• Linked to your bank or building society account, they allow you to draw out money you’ve already got available in your account (rather than borrowing)
  • If you try to draw out more money than you’ve got, your card may be declined, or you might go into your overdraft facility or face extra charges if you do not have an arranged overdraft facility.

What happens if I don’t pay my credit card?

If you fail to keep up with credit card payments, steps will be taken to recover the money you owe:

  1. At first, your card provider will contact you – either over the phone or by letter. They may do this multiple times and you’ll need to make at least the minimum payment on your credit card debt to avoid any further action being taken.
  2. If you don’t pay after your provider has asked you for payments, your account will ‘default’ and your card may be cancelled. You’ll be asked again to pay what you owe.
  3. If you still fail to pay back your debt after your card’s been cancelled, you might be contacted by a debt collection agency

How can I pay off my credit card debt?

First things first, assess your finances and work out what you can afford – it’s helpful to look at your incomings, outgoings, and spending habits. Look at areas where you can reduce your spending too.

Some people consider a balance transfer which involves transferring all their debts to a card with a lower interest rate, meaning they’ll pay less in total. It’s important to investigate this carefully though as there may be a charge for doing this – be sure to read the small print!

If you’re still struggling to pay off credit card debt

If you’re still struggling to pay back the money you owe, you still have options to consider:


What is an overdraft?

An overdraft acts as a credit buffer on a bank account – it’s important to remember each time you go into your overdraft, you’re borrowing money.

Types of overdrafts to be aware of

Arranged overdraft

The amount of your overdraft is within the amount agreed with your bank.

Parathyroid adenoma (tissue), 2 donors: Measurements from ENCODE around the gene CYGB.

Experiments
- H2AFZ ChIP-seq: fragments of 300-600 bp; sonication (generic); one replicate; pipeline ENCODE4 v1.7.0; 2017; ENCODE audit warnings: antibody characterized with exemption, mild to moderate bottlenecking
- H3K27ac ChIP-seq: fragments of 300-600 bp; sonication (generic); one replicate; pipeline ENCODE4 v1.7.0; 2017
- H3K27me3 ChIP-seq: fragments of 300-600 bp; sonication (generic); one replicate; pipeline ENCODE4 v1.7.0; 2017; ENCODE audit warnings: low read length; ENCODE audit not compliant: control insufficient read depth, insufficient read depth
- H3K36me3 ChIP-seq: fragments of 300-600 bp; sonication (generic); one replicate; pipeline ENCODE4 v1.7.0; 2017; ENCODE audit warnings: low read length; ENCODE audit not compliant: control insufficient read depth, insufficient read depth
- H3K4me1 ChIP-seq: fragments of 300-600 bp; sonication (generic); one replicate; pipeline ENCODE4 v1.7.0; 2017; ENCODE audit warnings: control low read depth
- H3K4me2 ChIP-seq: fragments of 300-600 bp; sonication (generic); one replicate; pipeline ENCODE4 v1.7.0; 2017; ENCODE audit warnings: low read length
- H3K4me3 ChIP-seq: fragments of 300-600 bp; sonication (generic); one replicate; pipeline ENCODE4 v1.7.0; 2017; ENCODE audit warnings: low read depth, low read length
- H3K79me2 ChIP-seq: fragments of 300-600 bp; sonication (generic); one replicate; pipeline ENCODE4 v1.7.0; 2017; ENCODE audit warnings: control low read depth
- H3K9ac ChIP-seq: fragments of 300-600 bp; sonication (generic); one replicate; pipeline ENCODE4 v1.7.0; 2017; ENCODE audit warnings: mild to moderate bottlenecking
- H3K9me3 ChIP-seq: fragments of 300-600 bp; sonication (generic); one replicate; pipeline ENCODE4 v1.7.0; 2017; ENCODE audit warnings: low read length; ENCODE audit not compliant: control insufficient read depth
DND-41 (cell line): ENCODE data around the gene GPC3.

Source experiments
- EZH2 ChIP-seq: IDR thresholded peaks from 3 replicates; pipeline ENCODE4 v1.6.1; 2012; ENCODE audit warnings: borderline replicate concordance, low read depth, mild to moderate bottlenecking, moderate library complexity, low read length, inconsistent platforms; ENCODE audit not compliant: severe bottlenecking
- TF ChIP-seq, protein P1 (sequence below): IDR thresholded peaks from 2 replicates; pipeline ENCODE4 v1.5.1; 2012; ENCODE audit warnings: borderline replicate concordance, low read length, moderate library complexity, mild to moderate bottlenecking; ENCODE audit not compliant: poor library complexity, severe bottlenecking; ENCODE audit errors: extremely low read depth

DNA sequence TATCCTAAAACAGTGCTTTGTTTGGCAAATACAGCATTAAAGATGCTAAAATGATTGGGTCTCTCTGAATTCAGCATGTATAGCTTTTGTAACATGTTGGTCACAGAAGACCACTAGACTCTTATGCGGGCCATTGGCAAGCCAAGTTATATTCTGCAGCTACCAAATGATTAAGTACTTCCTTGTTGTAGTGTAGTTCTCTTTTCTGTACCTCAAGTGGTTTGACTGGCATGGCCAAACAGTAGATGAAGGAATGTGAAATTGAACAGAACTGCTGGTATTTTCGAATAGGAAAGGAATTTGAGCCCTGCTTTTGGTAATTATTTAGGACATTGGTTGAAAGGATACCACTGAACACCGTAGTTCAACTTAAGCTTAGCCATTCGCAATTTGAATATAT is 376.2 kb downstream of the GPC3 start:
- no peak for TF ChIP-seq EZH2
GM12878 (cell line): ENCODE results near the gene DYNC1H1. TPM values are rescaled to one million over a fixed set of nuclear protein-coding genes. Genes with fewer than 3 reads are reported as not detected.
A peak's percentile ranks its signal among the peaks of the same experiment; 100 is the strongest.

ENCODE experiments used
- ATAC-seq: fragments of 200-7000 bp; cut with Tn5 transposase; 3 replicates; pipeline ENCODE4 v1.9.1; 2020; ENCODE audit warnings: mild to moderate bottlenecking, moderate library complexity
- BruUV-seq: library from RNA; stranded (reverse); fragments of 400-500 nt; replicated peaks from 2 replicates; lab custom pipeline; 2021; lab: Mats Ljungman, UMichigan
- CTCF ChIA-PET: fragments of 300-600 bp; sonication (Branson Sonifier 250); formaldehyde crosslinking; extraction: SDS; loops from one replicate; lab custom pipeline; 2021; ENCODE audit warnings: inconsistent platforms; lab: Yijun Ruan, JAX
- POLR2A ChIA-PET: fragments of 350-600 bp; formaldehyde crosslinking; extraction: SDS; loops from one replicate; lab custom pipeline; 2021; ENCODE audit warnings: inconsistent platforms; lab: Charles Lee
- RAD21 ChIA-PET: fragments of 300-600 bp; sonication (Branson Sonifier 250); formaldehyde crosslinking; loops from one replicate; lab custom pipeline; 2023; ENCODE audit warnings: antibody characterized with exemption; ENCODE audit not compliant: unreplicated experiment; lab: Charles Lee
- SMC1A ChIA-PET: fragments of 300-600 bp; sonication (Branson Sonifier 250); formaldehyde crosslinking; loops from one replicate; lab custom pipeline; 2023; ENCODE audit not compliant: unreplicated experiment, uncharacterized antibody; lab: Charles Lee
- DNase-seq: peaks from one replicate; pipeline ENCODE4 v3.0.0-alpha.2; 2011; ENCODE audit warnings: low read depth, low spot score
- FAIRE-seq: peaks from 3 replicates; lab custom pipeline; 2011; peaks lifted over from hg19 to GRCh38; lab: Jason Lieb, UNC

Unarranged overdraft

The amount of your overdraft is not within the amount agreed with your bank (where you’ve spent more money than within your agreed limit or you don’t have an agreed borrowing amount with the bank). You’ll be charged daily when you go into an unarranged overdraft.

I’m struggling to pay off my overdraft – what can I do?

t’s common for people to dip into their overdraft as payday approaches or if they’ve had some unexpected payments go out of their account. It’s important not to go over the overdraft limit though, otherwise you’ll not only have to pay back the overdraft, but any extra charges too.

If you’re struggling to pay off your overdraft, speak to your bank as soon as you can to make them aware. Your bank may be able to help you find a cheaper way to borrow and help make your debt more manageable.

Overdraft interest and fees

If you go into an unarranged overdraft (exceeding the amount agreed with your bank), expect to be charged some form of fee. The interest and fees applied will vary bank-to-bank.


Some banks have a ‘buffer’ in place on overdrafts – the amount varies greatly between banks and different account types, but the buffer is essentially there to help people who dip a little into their overdraft to avoid fees.

If you don’t currently have a buffer set up, it’s worth checking with your bank to see if this can be set up for you.

Tips to help you pay off your overdraft

  • If you’re struggling to pay off your overdraft, speak to your bank as soon as you can
  • Move your direct debits to a different time of the month to minimise fees (moving these to come out straight after your payday, for example, when you know you’re more likely to have the funds available)
  • Repay a set amount to your overdraft each month, gradually reducing it each month
  • Consider separating your overdraft from your day-to-day banking
  • Use any savings available to help clear your overdraft balance

Staying within your account limit

  • Keep a record of everything you pay out of your bank account, including cash withdrawals, direct debits and standing orders
  • Keep a close eye on the amount (the balance) and try to remember to check your bank statements as soon as you get them
  • If you think you might take out more money than your account limit, get in touch with the bank straightaway to make an agreement.

Please note BudgetSmart has been created to provide you with information but it’s important to always do your own research too. Whilst BudgetSmart contains links to third party websites we think you might find useful, PayPlan is not responsible for any external content or any actions you take when accessing these links/websites